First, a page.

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Science. 2003 Nov 14;302(5648):1227-31. Epub 2003 Oct 9.

A genetic screen in Drosophila for metastatic behavior.

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Howard Hughes Medical Institute, Department of Genetics, Yale University School of Medicine, Boyer Center for Molecular Medicine, 295 Congress Avenue, New Haven, CT 06536, USA.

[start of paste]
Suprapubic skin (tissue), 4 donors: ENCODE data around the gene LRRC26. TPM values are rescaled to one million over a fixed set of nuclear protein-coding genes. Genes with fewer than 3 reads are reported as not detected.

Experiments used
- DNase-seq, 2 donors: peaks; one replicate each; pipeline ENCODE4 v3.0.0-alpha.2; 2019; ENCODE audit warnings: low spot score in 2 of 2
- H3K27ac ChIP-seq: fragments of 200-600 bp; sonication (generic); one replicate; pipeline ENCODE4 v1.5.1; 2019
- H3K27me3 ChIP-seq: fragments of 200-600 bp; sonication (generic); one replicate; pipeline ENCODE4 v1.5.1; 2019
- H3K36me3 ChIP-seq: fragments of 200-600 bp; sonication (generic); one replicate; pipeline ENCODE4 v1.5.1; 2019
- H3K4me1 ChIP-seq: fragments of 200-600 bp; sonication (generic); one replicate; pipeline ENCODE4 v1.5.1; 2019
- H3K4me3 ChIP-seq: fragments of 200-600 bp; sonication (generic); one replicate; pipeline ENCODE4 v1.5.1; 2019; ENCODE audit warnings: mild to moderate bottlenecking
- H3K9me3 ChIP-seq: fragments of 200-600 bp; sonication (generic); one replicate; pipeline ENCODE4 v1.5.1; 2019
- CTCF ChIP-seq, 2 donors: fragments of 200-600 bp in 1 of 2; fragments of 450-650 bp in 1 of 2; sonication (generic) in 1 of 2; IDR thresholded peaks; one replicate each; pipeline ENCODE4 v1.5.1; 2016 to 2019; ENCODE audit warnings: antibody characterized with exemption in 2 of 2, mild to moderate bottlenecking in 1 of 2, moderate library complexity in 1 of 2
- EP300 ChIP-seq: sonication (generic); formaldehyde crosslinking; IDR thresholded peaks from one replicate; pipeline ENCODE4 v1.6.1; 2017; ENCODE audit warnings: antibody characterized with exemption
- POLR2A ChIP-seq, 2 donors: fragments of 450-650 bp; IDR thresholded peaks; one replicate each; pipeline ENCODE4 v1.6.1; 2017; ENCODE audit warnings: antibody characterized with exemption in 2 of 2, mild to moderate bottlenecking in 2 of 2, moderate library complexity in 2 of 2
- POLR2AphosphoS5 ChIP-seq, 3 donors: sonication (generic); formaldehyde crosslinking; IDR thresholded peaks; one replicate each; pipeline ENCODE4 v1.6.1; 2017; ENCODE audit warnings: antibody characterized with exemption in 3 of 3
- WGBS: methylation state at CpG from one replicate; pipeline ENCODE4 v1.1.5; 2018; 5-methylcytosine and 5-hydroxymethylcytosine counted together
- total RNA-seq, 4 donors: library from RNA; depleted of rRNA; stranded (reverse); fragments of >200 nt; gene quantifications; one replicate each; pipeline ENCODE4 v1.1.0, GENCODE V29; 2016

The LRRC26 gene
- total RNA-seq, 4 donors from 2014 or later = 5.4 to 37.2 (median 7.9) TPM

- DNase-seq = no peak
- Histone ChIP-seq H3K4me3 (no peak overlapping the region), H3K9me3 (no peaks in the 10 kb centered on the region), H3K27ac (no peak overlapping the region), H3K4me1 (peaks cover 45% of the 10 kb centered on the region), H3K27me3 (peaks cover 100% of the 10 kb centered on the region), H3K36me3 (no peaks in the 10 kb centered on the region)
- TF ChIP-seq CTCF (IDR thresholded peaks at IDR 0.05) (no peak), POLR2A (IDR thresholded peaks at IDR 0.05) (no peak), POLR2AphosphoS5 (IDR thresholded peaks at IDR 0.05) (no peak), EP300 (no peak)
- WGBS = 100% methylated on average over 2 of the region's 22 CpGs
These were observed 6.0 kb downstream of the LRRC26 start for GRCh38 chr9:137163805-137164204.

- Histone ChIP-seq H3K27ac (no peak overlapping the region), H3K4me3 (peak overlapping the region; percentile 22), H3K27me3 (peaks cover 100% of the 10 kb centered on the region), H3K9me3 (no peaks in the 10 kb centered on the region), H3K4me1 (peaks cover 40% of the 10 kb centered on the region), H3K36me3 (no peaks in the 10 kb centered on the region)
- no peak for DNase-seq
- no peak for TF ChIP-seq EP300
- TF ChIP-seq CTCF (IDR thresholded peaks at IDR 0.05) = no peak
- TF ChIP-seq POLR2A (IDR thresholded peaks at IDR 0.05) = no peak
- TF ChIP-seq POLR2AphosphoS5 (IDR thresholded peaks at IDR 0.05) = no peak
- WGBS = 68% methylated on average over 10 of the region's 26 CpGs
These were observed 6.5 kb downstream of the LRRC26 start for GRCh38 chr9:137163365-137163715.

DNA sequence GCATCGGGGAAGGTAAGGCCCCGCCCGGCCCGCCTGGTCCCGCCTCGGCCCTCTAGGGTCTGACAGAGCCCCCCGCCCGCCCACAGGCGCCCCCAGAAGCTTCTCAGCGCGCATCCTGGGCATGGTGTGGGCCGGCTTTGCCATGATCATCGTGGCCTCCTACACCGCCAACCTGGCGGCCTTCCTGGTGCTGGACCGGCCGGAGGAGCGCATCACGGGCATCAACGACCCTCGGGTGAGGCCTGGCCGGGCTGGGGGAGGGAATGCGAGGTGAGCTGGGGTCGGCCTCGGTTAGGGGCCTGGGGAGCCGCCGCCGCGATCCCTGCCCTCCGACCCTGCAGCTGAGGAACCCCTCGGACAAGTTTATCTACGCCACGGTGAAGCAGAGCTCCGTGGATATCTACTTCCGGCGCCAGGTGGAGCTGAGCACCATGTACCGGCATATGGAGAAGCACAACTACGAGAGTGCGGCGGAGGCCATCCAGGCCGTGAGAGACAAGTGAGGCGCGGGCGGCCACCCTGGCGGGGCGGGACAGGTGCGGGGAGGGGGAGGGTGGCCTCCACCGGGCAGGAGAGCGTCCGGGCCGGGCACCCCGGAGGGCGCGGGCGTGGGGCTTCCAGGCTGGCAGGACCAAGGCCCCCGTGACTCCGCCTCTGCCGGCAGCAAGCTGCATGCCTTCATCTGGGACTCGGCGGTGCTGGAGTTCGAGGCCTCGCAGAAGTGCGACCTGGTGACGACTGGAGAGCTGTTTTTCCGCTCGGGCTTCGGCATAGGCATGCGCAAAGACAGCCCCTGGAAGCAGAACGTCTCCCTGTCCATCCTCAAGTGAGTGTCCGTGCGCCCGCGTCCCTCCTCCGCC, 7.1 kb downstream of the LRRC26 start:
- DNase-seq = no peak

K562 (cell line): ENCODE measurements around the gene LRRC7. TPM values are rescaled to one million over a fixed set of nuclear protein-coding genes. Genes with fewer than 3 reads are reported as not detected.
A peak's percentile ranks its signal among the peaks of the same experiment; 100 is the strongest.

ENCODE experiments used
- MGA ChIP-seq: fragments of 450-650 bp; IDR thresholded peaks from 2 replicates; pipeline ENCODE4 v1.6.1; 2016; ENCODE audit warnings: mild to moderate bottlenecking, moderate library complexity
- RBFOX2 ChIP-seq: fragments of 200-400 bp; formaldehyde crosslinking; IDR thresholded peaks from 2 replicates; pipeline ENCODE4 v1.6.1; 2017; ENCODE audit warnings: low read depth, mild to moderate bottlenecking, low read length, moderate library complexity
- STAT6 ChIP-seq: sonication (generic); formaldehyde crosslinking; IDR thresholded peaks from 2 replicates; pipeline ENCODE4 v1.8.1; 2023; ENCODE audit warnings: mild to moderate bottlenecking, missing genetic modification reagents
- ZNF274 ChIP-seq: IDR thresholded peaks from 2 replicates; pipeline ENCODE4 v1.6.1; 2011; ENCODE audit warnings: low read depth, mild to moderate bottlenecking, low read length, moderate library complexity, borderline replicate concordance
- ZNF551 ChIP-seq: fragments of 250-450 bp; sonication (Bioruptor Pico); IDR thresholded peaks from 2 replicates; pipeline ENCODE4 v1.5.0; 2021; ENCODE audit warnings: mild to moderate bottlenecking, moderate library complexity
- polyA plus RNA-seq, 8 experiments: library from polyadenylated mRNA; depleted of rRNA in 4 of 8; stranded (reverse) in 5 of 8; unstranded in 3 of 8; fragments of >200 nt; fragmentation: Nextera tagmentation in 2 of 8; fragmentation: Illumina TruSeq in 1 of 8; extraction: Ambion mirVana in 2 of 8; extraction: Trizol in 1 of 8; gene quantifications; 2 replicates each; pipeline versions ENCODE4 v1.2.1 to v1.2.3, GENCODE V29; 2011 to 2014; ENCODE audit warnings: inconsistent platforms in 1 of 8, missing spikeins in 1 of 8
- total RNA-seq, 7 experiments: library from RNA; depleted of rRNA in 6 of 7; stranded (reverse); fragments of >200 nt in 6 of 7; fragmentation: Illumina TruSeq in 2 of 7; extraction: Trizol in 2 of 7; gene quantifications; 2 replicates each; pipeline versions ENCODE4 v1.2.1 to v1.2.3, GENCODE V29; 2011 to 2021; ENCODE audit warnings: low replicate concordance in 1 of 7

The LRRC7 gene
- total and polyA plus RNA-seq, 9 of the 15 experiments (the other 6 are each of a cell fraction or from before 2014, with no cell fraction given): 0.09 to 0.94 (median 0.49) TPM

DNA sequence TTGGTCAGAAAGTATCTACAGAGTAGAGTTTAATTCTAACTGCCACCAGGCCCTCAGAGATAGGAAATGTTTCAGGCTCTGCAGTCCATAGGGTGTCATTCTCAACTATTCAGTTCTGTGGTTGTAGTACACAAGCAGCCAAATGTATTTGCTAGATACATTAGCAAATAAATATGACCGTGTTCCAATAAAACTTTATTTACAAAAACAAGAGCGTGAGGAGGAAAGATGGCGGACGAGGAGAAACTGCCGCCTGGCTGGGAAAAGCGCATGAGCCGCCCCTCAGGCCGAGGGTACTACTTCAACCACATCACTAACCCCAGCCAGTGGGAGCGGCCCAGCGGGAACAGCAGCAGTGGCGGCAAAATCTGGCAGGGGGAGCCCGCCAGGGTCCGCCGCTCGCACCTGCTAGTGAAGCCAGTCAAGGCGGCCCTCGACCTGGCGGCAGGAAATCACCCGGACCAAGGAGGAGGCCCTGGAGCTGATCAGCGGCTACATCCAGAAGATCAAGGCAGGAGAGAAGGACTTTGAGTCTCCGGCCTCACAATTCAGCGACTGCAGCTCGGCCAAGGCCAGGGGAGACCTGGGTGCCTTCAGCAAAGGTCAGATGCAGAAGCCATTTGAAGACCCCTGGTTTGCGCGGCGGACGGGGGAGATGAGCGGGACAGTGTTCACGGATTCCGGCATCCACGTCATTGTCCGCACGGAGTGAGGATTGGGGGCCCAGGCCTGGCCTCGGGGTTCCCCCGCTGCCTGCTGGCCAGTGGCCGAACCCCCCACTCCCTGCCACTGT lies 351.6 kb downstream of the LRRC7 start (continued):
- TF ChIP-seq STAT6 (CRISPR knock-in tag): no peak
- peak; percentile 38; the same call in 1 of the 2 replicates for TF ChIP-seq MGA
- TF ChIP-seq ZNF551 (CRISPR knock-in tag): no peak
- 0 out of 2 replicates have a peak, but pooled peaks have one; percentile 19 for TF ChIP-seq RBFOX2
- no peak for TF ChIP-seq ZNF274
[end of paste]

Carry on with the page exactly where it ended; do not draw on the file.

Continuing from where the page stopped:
A genetic screen was designed in Drosophila to interrogate its genome for mutations sufficient to cause noninvasive tumors of the eye disc to invade neighboring or distant tissues. We found that cooperation between oncogenic RasV12 expression and inactivation of any one of a number of genes affecting cell polarity leads to metastatic behavior, including basement membrane degradation, loss of E-cadherin expression, migration, invasion, and secondary tumor formation. Inactivation of these cell polarity genes cannot drive metastatic behavior alone or in combination with other tumor-initiating alterations. These findings suggest that the oncogenic background of tissues makes a distinct contribution toward metastatic development.

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